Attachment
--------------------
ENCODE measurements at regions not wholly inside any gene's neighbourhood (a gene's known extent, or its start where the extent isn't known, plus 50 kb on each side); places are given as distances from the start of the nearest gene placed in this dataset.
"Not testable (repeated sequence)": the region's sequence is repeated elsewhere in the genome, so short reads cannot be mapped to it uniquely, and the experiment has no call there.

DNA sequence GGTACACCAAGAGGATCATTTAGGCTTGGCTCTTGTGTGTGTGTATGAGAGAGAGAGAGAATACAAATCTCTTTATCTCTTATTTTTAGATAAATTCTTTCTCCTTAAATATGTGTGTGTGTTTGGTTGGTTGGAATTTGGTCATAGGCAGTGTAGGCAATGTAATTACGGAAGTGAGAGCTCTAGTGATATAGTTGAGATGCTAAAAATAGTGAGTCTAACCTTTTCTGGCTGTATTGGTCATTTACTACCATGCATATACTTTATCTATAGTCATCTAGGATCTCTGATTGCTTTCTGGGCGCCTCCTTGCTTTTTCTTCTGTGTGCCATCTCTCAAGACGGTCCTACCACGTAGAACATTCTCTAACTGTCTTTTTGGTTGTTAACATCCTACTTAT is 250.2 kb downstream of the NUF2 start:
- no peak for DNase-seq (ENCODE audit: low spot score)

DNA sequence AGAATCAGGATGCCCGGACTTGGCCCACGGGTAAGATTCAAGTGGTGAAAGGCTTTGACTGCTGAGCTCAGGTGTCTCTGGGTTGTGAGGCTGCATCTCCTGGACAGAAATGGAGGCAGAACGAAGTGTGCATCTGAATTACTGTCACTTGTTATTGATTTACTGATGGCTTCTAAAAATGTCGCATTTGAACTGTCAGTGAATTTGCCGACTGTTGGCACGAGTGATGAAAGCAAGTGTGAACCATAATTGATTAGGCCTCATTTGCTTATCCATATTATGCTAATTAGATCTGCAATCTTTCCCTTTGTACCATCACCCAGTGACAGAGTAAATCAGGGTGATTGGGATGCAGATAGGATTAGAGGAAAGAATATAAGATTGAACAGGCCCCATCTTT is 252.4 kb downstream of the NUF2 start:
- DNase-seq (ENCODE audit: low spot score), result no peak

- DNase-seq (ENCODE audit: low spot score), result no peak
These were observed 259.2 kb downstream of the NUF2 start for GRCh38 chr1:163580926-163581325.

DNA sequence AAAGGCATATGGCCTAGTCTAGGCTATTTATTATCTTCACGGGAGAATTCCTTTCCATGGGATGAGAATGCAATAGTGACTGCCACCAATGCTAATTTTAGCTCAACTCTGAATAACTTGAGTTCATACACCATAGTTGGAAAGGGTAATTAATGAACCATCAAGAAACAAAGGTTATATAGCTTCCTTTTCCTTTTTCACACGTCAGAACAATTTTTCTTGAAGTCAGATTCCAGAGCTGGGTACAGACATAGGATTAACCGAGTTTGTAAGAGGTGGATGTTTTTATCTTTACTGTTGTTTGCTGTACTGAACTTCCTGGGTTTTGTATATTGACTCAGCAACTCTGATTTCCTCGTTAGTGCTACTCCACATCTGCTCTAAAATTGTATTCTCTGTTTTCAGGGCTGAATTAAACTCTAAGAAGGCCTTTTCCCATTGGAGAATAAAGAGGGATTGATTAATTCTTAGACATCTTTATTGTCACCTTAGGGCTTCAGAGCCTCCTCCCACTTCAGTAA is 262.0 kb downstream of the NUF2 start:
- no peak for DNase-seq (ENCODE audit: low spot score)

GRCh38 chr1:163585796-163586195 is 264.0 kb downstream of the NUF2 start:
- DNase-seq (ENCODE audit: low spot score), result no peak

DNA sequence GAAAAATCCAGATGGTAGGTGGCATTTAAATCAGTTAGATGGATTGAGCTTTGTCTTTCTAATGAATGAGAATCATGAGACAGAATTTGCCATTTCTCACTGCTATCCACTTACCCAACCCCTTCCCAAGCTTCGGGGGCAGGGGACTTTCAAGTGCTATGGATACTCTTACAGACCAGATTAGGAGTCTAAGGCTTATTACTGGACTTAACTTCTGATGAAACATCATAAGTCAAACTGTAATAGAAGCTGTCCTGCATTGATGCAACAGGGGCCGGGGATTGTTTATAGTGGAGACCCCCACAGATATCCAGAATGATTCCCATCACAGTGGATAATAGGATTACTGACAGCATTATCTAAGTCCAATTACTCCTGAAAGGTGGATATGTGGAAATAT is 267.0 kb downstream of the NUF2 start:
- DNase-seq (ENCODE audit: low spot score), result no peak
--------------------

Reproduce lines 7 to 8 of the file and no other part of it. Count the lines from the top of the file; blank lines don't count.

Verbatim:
- DNase-seq (ENCODE audit: low spot score), result no peak
These were observed 259.2 kb downstream of the NUF2 start for GRCh38 chr1:163580926-163581325.